- The Ollie Swaddle Sack
As with many things parenting, there are both benefits and risks to swaddling. While wrapping babies is relatively common, always check with your healthcare provider to make sure swaddling is safe to practice with your baby.
- Again, swaddling dulls baby’s startle reflex.
- Helps baby sleep. Mimicking the coziness of the womb and dulling the startle reflex may help baby relax better into longer sleep stretches.
- Soothes baby. It may be especially calming for babies with colic.
- Supports preterm babies. A 2007
review of studiesshowed that swaddling babies born prematurely helps with neuromuscular development, motor organization, and feelings of distress.
- May reduce bed-sharing. According to Dr. Harvey Karp at the popular website Happiest Baby on the Block, swaddling helps baby sleep better and may — in turn — reduce the chances that baby will be placed in bed with parents. Sleeping on soft surfaces is dangerous for babies and there’s a risk that parents may fall into a deep sleep and accidentally roll onto their infants.
- Supports breastfeeding. Karp further explains that swaddling may help with breastfeeding because it soothes babies. If a baby cries less, moms may feel more confident that their babies are getting enough to eat and continue on with breastfeeding.
Along with hip dysplasia, the main risk of swaddling is doing it incorrectly and leading to situations that may cause sudden infant death syndrome.
- Rolling. Again, the AAP specifically notes that swaddling can contribute to SIDS if a baby is placed on his side or stomach for sleep or if he rolls to that position while sleeping.
- Overheating. This is a risk if you dress your baby too warmly and then swaddle using warm or thick blankets.
- Restricting airflow. Swaddling a baby too loosely may be dangerous because the blankets can cover their face and make breathing difficult.
- Swaddling too tightly can also lead to respiratory issues.
- Swaddling too early can negatively impact establishing breastfeeding. In the early days, skin-to-skin should be encouraged.
Experts say you should stop swaddling by the time your baby can roll. For this reason, the American Academy of Pediatrics guidelines say to stop swaddling by the time your little one is 2 months old.
Before you commit this bit of information to memory, understand that all babies are different. If you have a little one who is rolling early, you’ll want to stop swaddling sooner. Be sure to bring up this question with your pediatrician to get more specific guidelines for swaddling with your baby.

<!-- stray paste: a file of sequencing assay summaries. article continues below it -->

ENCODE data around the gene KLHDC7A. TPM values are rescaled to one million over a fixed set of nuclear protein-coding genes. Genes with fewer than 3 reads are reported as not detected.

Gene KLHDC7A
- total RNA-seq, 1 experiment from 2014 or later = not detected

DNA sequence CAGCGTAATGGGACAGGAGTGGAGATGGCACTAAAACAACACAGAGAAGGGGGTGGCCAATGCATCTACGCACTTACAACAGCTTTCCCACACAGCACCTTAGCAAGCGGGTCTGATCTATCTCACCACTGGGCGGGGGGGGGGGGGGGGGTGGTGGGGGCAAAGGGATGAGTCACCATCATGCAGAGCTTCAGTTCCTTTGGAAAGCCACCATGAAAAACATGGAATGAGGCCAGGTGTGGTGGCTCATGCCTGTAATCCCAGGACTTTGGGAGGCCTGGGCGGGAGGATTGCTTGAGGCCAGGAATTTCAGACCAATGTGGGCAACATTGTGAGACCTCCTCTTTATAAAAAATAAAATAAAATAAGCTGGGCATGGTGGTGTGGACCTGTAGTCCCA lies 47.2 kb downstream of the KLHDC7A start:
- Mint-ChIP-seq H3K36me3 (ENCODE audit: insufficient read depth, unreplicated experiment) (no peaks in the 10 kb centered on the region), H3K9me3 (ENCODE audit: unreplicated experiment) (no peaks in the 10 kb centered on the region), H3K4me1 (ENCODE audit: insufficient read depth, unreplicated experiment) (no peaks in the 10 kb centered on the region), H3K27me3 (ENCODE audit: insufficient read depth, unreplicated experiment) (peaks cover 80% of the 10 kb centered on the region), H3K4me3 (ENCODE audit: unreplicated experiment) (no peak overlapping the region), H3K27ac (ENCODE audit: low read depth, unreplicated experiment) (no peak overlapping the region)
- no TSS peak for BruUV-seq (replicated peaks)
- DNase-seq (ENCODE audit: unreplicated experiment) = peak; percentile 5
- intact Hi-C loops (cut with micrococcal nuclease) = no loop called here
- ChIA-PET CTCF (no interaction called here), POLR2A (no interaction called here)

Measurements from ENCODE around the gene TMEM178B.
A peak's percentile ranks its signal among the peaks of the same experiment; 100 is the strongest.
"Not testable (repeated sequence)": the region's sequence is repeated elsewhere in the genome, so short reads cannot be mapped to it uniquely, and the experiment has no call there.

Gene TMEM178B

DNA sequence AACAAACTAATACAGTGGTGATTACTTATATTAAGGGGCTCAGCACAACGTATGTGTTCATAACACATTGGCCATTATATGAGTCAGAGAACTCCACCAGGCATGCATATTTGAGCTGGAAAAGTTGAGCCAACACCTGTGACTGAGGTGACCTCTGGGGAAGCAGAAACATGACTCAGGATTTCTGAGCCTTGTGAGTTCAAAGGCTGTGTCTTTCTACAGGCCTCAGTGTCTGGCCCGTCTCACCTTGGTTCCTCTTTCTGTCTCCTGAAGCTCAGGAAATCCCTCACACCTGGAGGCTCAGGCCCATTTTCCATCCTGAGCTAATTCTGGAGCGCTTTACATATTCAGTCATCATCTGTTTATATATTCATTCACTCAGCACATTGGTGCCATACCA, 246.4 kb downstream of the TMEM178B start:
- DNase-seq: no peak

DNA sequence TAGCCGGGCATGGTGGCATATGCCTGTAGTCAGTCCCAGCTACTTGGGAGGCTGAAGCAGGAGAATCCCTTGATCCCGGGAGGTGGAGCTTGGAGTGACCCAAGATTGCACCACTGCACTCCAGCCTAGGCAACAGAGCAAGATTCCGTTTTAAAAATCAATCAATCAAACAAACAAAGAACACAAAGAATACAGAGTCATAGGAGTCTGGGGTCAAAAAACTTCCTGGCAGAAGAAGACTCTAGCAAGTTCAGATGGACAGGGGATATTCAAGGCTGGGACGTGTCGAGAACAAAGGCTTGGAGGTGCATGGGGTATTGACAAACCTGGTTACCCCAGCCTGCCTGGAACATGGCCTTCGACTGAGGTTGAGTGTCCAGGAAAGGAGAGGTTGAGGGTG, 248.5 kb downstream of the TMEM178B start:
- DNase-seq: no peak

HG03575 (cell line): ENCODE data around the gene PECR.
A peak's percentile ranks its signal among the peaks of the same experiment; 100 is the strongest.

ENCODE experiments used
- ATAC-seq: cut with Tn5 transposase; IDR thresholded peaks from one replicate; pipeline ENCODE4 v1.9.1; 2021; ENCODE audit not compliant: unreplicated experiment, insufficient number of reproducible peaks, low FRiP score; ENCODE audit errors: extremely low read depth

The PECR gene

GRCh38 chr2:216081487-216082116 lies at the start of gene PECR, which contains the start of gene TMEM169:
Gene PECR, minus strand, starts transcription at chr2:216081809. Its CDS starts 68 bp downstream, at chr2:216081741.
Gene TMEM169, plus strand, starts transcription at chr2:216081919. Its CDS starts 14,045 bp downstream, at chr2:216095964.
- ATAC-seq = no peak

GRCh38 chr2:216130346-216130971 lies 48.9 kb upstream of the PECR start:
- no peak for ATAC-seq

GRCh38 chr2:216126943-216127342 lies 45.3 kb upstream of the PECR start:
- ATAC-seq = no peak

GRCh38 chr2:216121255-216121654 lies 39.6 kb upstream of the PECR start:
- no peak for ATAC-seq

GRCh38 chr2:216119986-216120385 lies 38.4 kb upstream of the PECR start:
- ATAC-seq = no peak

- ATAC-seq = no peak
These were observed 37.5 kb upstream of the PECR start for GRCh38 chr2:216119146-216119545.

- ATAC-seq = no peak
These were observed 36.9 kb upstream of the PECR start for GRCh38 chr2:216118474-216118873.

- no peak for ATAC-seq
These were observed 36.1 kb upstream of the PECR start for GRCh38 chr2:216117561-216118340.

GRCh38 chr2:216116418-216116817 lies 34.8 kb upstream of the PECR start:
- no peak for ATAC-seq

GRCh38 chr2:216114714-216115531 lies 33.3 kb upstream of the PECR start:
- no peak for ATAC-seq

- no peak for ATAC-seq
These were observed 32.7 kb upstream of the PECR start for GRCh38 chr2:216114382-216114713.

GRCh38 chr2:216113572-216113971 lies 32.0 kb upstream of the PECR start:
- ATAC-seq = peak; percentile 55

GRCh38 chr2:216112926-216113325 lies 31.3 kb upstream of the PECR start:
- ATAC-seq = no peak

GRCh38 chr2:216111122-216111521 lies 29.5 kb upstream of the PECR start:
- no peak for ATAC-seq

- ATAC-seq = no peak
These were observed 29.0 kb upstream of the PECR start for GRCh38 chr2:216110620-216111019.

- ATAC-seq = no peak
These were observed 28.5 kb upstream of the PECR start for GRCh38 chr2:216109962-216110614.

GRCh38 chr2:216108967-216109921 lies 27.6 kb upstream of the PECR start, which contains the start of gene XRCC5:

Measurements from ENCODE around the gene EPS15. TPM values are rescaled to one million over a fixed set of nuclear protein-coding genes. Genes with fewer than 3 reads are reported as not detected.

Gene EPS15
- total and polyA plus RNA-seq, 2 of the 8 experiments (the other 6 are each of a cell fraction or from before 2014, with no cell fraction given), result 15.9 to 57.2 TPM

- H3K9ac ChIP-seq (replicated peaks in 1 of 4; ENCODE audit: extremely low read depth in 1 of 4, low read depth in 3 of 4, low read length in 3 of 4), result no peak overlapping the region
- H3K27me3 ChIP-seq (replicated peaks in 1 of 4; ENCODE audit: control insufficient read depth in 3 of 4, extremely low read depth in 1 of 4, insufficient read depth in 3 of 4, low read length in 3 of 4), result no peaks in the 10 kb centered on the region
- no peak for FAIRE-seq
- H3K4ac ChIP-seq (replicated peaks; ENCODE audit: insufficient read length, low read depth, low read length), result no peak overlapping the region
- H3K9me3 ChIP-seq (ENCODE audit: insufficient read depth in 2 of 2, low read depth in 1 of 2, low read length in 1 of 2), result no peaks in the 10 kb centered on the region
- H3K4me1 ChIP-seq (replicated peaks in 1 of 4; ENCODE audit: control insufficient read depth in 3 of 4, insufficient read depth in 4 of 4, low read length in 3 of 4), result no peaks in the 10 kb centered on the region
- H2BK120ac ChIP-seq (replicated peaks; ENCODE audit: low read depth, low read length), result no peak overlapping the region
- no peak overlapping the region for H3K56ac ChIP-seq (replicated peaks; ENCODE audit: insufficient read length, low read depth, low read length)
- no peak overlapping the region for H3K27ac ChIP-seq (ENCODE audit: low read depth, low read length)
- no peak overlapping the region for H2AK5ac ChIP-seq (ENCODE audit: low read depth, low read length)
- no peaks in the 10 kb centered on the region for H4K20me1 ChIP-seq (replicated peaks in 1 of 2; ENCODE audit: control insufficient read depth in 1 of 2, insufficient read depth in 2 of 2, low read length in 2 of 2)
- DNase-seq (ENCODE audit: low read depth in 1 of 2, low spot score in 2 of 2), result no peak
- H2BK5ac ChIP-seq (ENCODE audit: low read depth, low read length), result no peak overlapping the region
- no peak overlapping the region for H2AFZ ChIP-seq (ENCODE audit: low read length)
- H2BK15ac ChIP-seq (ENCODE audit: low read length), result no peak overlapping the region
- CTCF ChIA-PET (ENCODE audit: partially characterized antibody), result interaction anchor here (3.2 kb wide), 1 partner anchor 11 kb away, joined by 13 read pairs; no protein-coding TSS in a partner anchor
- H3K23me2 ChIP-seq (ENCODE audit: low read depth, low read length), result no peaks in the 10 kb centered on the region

Related: When your baby might start pushing up, rolling, and more…
Around 3,500 infants die each year in the United States from what are called sleep-related deaths. Some of these deaths are caused by SIDS. Others may be due to unsafe sleep practices.
Here are some tips for how to practice safer infant sleep:
- Where baby sleeps is important. Babies should room-in with parents or other caregivers until they are 6 months old, but preferably until age 1, according to 2016 safe sleep recommendations from the AAP.
- The surface baby sleeps on matters, too. Place your baby in their own sleep space onto a firm surface. This may be a crib in your room, a bassinet, or, alternatively, a side-car sleeping device like the Arm’s Reach Co-sleeper.
- And how you put your baby to sleep is yet another consideration. Remember: Always place baby on their back to sleep.
- Those extras are cute, but they aren’t safe. Remove any quilts, bumpers, stuffed animals, pillows, or blankets from the sleep space. Same goes with wedges and baby positioners. A tight-fitting sheet is all baby needs.
- Encourage tummy time during the day. Your baby may not love lying prone on a mat during awake hours, but keep at it. Strengthening their muscles helps with development and with safer sleep.
- Speaking of development, keep up with those well check appointments. A 2007 review of studies even showed that vaccinations may halve the risk of SIDS.
Researchfinds that sucking may help reduce SIDS and provide additional soothing. If your baby will take one, try introducing a pacifier for naps and bedtime when they are about 4 weeks old, according to the AAP.
You might also examine your own habits surrounding bedtime and otherwise. Part of safe sleep is staying alert and keeping the home free from smoke and other harmful substances. This means eliminating exposure to things like smoking or misuse of alcohol or drugs.
If you need help, call the Substance Abuse and Mental Health Services Administration helpline at 1-800-622-HELP (4357) or visit their website.
What about swaddling at child care centers?
The National Center on Early Childhood Quality Assurance explains that some day care centers that receive payment through the Child Care and Development Fund do not allow swaddling babies down to sleep. Some require written permission from a doctor.
Further, the National Resource Center For Health and Safety In Child Care and Early Education notes that “in child care settings, swaddling is not necessary or recommended.”
Why? Some of the reasoning surrounds swaddling in a group child care setting. The idea is that it may be hard to practice safe swaddling and sleep practices when there are multiple children to care for. It’s best to contact your daycare center directly to find out their rules regarding swaddling.
Related: Sudden infant death syndrome
While not all babies may respond to swaddling in the same way, it’s certainly worth a try — especially if it means better sleep for your baby (and you!).
If you’re feeling nervous, simply double check your swaddle before turning in. Look at your baby’s mouth and nose to see they aren’t covered by excess fabric. Check their hips and legs to make sure they’re free to move.
And go through your mental checklist to ensure you’ve followed other safe sleep practices, like placing them on their back to sleep.
Still pregnant? Consider trying out your swaddling skills on a baby doll or stuffed animal. You may also have the opportunity to hone your abilities at birth and newborn classes offered at hospitals or through childbirth educators in your community. Ask your healthcare provider for information on classes near you.